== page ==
r.GET("/test", func(c *gin.Context) {
	c.Redirect(http.StatusMovedPermanently, "http://www.google.com/")
})

Issuing a HTTP redirect from POST. Refer to issue: #444

r.POST("/test", func(c *gin.Context) {
	c.Redirect(http.StatusFound, "/foo")
})

Issuing a Router redirect, use HandleContext like below.

r.GET("/test", func(c *gin.Context) {
    c.Request.URL.Path = "/test2"
    r.HandleContext(c)
})
r.GET("/test2", func(c *gin.Context) {
    c.JSON(200, gin.H{"hello": "world"})
})

Custom Middleware

func Logger() gin.HandlerFunc {
	return func(c *gin.Context) {
		t := time.Now()

		// Set example variable
		c.Set("example", "12345")

		// before request

		c.Next()

		// after request
		latency := time.Since(t)
		log.Print(latency)

		// access the status we are sending
		status := c.Writer.Status()
		log.Println(status)
	}
}

func main() {
	r := gin.New()
	r.Use(Logger())

	r.GET("/test", func(c *gin.Context) {
		example := c.MustGet("example").(string)

		// it would print: "12345"
		log.Println(example)
	})

	// Listen and serve on 0.0.0.0:8080
	r.Run(":8080")
}

Using BasicAuth() middleware

// simulate some private data
var secrets = gin.H{
	"foo":    gin.H{"email": "foo@bar.com", "phone": "123433"},
	"austin": gin.H{"email": "austin@example.com", "phone": "666"},
	"lena":   gin.H{"email": "lena@guapa.com", "phone": "523443"},
}

func main() {
	r := gin.Default()

	// Group using gin.BasicAuth() middleware
	// gin.Accounts is a shortcut for map[string]string
	authorized := r.Group("/admin", gin.BasicAuth(gin.Accounts{
		"foo":    "bar",
		"austin": "1234",
		"lena":   "hello2",
		"manu":   "4321",
	}))

	// /admin/secrets endpoint
	// hit "localhost:8080/admin/secrets
	authorized.GET("/secrets", func(c *gin.Context) {
		// get user, it was set by the BasicAuth middleware
		user := c.MustGet(gin.AuthUserKey).(string)
		if secret, ok := secrets[user]; ok {
			c.JSON(http.StatusOK, gin.H{"user": user, "secret": secret})
		} else {
			c.JSON(http.StatusOK, gin.H{"user": user, "secret": "NO SECRET :("})
		}
	})

	// Listen and serve on 0.0.0.0:8080
	r.Run(":8080")
}

Goroutines inside a middleware

When starting new Goroutines inside a middleware or handler, you SHOULD NOT use the original context inside it, you have to use a read-only copy.

func main() {
	r := gin.Default()

	r.GET("/long_async", func(c *gin.Context) {
		// create copy to be used inside the goroutine
		cCp := c.Copy()
		go func() {
			// simulate a long task with time.Sleep(). 5 seconds
			time.Sleep(5 * time.Second)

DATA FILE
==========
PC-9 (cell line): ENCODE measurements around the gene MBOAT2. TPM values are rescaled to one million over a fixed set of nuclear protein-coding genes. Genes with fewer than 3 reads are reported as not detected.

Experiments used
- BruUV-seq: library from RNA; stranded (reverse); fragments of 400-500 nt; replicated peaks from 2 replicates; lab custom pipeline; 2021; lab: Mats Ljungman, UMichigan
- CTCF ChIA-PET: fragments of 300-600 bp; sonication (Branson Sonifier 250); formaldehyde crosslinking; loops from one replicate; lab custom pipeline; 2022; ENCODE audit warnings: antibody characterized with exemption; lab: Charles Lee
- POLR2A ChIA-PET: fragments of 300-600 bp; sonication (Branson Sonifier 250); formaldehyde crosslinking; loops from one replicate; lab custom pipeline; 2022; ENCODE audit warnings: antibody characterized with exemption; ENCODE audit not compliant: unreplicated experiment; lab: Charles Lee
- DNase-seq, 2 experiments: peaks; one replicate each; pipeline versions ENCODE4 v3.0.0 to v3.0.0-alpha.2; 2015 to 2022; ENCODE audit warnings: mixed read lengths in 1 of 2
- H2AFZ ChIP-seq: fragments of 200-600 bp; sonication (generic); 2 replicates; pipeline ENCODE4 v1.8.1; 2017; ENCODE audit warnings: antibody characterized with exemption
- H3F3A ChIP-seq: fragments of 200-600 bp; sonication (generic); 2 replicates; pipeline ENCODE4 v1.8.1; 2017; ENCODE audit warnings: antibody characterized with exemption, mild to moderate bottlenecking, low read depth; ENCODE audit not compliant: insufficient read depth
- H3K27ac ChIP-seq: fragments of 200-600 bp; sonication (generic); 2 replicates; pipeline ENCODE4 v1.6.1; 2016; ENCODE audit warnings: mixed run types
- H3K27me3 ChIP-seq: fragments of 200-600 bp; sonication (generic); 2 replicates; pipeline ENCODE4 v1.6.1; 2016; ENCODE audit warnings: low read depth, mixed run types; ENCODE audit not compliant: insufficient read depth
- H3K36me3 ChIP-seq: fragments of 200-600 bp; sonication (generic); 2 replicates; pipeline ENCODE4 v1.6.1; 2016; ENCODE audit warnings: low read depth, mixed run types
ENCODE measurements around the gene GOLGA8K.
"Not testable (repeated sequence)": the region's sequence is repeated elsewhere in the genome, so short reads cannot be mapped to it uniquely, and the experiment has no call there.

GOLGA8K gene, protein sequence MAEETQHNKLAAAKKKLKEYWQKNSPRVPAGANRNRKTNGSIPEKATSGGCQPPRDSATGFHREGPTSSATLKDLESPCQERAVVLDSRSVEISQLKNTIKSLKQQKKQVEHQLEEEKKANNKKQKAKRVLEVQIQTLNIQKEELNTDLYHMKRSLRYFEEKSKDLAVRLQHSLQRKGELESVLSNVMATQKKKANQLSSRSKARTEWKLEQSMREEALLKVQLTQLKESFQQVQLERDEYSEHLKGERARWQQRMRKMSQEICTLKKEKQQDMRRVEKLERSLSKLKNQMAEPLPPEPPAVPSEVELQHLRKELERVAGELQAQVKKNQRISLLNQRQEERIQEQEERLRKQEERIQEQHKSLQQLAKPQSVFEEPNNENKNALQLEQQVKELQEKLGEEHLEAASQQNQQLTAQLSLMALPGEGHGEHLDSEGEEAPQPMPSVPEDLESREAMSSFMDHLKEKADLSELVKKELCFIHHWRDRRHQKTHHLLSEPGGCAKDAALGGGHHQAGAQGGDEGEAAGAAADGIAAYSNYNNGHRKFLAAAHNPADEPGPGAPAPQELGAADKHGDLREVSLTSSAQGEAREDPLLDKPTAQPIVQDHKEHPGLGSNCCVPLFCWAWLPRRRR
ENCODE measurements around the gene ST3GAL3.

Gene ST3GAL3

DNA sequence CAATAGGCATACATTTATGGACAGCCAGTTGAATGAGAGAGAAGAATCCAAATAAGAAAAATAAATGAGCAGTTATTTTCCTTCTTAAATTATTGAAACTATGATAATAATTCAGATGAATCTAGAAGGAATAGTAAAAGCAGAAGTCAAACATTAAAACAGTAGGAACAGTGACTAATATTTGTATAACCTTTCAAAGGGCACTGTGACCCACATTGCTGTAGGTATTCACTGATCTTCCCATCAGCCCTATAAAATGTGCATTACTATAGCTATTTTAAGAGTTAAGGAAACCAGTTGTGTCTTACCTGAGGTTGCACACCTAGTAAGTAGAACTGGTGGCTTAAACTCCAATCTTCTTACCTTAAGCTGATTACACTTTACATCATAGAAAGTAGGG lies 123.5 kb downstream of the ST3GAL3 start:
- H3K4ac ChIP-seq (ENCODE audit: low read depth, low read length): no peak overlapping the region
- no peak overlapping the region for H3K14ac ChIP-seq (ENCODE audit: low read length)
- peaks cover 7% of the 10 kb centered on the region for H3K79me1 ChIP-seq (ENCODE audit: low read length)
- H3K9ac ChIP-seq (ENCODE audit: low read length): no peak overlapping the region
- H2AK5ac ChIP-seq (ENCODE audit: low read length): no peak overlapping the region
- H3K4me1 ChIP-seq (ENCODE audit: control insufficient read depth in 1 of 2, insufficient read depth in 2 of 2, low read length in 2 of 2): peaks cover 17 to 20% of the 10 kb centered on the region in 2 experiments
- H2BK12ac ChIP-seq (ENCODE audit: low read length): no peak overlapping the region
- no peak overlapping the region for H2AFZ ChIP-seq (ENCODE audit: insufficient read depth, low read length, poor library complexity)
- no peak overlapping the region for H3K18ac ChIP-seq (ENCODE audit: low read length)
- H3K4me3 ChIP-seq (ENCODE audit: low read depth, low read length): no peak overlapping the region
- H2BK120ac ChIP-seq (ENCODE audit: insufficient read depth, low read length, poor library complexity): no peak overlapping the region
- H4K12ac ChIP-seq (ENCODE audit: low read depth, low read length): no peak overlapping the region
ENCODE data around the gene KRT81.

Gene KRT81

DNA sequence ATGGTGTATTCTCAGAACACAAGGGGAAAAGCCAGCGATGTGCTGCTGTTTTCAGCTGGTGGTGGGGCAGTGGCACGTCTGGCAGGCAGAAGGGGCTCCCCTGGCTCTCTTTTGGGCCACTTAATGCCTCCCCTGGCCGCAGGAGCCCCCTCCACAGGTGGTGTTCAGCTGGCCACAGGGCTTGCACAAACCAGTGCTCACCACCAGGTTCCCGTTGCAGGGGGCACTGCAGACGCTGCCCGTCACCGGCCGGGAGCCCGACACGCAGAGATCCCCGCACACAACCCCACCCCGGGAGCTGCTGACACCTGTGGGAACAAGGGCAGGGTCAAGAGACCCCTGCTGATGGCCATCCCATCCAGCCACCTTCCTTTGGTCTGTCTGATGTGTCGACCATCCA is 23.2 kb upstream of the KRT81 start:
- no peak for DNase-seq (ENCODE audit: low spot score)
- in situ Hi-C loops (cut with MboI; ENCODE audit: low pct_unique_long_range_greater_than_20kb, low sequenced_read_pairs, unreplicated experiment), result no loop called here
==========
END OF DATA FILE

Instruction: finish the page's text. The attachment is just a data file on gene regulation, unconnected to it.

// note that you are using the copied context "cCp", IMPORTANT
			log.Println("Done! in path " + cCp.Request.URL.Path)
		}()
	})

	r.GET("/long_sync", func(c *gin.Context) {
		// simulate a long task with time.Sleep(). 5 seconds
		time.Sleep(5 * time.Second)

		// since we are NOT using a goroutine, we do not have to copy the context
		log.Println("Done! in path " + c.Request.URL.Path)
	})

	// Listen and serve on 0.0.0.0:8080
	r.Run(":8080")
}

Custom HTTP configuration

Use http.ListenAndServe() directly, like this:

func main() {
	router := gin.Default()
	http.ListenAndServe(":8080", router)
}

or

func main() {
	router := gin.Default()

	s := &http.Server{
		Addr:           ":8080",
		Handler:        router,
		ReadTimeout:    10 * time.Second,
		WriteTimeout:   10 * time.Second,
		MaxHeaderBytes: 1 << 20,
	}
	s.ListenAndServe()
}

Support Let's Encrypt

example for 1-line LetsEncrypt HTTPS servers.

package main

import (
	"log"

	"github.com/gin-gonic/autotls"
	"github.com/gin-gonic/gin"
)

func main() {
	r := gin.Default()

	// Ping handler
	r.GET("/ping", func(c *gin.Context) {
		c.String(200, "pong")
	})

	log.Fatal(autotls.Run(r, "example1.com", "example2.com"))
}

example for custom autocert manager.

package main

import (
	"log"

	"github.com/gin-gonic/autotls"
	"github.com/gin-gonic/gin"
	"golang.org/x/crypto/acme/autocert"
)

func main() {
	r := gin.Default()

	// Ping handler
	r.GET("/ping", func(c *gin.Context) {
		c.String(200, "pong")
	})

	m := autocert.Manager{
		Prompt:     autocert.AcceptTOS,
		HostPolicy: autocert.HostWhitelist("example1.com", "example2.com"),
		Cache:      autocert.DirCache("/var/www/.cache"),
	}

	log.Fatal(autotls.RunWithManager(r, &m))
}

Run multiple service using Gin

See the question and try the following example:

package main

import (
	"log"
	"net/http"
	"time"

	"github.com/gin-gonic/gin"
	"golang.org/x/sync/errgroup"
)

var (
	g errgroup.Group
)

func router01() http.Handler {
	e := gin.New()
	e.Use(gin.Recovery())
	e.GET("/", func(c *gin.Context) {
		c.JSON(
			http.StatusOK,
			gin.H{
				"code":  http.StatusOK,
				"error": "Welcome server 01",
			},
		)
	})

	return e
}

func router02() http.Handler {
	e := gin.New()
	e.Use(gin.Recovery())
	e.GET("/", func(c *gin.Context) {
		c.JSON(
			http.StatusOK,
			gin.H{
				"code":  http.StatusOK,
				"error": "Welcome server 02",
			},
		)
	})

	return e
}

func main() {
	server01 := &http.Server{
		Addr:         ":8080",
		Handler:      router01(),
		ReadTimeout:  5 * time.Second,
		WriteTimeout: 10 * time.Second,
	}

	server02 := &http.Server{
		Addr:         ":8081",
		Handler:      router02(),
		ReadTimeout:  5 * time.Second,
		WriteTimeout: 10 * time.Second,
	}

	g.Go(func() error {
		err := server01.ListenAndServe()
		if err != nil && err != http.ErrServerClosed {
			log.Fatal(err)
		}